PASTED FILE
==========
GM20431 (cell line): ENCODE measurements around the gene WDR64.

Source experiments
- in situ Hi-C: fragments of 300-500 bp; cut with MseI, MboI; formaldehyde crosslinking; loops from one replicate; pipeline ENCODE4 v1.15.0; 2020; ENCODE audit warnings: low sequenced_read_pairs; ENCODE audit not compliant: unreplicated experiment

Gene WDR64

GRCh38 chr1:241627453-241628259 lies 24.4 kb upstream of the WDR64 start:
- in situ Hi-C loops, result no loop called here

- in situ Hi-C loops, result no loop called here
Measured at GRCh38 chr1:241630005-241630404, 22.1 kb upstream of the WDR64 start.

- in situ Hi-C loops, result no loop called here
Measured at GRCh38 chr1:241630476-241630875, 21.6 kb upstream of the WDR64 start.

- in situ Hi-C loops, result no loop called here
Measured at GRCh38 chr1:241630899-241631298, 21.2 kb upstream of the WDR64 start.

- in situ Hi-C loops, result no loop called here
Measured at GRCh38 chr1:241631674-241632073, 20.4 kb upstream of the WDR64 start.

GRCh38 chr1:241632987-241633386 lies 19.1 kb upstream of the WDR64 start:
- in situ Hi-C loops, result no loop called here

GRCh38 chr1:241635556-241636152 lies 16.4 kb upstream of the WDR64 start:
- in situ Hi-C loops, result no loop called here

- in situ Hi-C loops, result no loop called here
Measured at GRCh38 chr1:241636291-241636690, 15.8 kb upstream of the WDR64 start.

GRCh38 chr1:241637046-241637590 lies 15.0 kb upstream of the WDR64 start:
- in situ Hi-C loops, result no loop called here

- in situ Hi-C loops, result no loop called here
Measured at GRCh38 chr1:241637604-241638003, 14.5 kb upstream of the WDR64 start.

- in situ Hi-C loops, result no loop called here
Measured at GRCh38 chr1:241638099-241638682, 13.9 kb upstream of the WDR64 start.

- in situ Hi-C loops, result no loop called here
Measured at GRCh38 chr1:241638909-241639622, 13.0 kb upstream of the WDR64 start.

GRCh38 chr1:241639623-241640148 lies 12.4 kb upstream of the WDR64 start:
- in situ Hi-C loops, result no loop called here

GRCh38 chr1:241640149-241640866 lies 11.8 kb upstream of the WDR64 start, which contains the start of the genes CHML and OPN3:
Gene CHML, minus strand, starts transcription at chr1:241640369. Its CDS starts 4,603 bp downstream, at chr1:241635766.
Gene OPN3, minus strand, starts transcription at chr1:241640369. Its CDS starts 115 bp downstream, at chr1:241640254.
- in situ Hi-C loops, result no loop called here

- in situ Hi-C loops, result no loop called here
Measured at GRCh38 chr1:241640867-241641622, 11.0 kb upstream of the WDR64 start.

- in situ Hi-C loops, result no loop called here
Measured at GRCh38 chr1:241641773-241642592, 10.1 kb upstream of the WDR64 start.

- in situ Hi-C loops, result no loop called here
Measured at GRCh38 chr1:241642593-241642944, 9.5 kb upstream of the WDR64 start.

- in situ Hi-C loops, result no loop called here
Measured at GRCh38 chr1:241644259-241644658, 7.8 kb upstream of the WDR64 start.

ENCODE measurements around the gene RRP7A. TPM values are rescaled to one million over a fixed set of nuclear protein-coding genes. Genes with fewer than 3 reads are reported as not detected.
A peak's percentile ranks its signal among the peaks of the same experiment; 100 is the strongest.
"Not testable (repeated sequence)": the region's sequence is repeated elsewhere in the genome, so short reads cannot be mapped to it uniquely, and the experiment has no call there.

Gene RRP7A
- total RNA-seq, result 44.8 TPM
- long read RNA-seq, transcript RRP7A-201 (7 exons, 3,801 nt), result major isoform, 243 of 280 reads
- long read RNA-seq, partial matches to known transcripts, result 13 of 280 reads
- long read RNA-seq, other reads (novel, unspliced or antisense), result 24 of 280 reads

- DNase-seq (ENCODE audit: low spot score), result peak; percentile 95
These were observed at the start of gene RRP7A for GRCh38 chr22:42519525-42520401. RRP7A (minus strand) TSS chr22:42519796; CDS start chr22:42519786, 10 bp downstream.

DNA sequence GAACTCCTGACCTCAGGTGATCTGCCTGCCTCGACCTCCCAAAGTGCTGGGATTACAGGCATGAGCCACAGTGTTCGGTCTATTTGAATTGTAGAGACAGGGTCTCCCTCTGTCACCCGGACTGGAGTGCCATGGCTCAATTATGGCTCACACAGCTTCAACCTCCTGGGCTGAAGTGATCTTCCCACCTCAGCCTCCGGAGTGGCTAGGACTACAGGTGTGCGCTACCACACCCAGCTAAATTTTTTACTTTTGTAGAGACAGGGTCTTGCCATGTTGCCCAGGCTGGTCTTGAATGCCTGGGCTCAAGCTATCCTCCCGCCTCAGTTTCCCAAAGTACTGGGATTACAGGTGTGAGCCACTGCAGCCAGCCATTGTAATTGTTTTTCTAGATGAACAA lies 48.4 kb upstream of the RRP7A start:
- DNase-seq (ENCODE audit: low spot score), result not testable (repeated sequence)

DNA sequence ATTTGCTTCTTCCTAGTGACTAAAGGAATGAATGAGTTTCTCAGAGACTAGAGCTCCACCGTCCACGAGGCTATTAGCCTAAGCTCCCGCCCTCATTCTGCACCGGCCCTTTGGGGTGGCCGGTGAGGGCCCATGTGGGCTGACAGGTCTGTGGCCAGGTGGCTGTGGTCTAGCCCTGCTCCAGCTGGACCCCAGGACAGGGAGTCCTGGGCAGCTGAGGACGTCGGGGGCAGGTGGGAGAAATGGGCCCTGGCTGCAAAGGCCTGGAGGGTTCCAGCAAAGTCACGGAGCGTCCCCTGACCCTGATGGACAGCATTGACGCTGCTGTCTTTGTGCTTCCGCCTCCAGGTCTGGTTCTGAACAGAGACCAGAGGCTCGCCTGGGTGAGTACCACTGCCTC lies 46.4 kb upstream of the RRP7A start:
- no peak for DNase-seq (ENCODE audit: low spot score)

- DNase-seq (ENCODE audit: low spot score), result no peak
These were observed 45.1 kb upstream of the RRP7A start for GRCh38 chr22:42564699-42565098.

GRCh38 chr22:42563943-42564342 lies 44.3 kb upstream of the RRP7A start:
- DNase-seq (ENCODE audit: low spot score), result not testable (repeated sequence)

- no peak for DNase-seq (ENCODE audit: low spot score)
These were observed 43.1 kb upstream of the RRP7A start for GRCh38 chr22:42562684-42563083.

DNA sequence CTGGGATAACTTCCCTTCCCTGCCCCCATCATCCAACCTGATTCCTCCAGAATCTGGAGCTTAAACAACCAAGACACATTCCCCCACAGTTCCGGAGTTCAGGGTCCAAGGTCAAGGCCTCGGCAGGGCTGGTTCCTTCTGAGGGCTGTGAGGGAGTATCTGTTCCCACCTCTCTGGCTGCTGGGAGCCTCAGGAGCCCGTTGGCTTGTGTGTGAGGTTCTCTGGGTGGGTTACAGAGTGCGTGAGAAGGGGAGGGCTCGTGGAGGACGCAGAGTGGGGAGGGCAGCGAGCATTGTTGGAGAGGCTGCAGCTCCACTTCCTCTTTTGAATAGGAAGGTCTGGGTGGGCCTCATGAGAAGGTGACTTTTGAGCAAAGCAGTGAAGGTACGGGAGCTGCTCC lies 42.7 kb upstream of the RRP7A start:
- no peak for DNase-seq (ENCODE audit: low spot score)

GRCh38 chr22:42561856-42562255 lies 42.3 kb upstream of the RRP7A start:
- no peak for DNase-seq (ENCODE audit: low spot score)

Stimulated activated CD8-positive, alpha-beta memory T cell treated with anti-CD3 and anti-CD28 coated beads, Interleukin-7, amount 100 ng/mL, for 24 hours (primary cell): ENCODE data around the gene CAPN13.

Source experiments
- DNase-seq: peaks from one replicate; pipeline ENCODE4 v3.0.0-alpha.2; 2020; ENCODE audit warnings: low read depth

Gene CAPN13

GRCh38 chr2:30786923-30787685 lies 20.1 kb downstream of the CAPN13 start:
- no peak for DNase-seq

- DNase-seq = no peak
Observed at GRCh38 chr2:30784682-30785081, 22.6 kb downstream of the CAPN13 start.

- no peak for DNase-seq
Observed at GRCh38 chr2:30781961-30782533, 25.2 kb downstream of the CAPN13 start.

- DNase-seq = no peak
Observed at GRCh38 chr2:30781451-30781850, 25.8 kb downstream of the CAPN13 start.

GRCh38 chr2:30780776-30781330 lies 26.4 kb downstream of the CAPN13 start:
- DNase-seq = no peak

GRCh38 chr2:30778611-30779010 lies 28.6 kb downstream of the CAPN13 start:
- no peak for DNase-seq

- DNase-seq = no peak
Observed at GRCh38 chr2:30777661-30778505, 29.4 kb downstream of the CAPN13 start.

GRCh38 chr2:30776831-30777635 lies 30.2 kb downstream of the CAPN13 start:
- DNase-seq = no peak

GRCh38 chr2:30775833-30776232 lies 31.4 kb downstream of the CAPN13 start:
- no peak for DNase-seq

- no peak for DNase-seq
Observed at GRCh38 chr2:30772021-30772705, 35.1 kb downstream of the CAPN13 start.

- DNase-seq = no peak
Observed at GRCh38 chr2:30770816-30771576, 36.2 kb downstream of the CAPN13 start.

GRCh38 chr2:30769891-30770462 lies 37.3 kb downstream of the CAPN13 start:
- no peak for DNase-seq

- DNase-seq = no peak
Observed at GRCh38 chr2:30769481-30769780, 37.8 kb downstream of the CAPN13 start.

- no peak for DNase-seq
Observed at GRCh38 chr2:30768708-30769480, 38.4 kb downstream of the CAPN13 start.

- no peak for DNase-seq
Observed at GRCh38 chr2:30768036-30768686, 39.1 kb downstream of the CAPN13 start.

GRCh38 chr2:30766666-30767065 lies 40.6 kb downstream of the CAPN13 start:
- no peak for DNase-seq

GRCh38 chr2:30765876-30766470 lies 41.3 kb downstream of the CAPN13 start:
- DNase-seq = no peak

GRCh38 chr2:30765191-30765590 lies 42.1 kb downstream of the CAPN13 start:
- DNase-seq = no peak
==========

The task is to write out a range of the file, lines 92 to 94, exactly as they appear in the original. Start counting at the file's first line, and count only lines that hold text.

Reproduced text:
Observed at GRCh38 chr2:30770816-30771576, 36.2 kb downstream of the CAPN13 start.

GRCh38 chr2:30769891-30770462 lies 37.3 kb downstream of the CAPN13 start:
- no peak for DNase-seq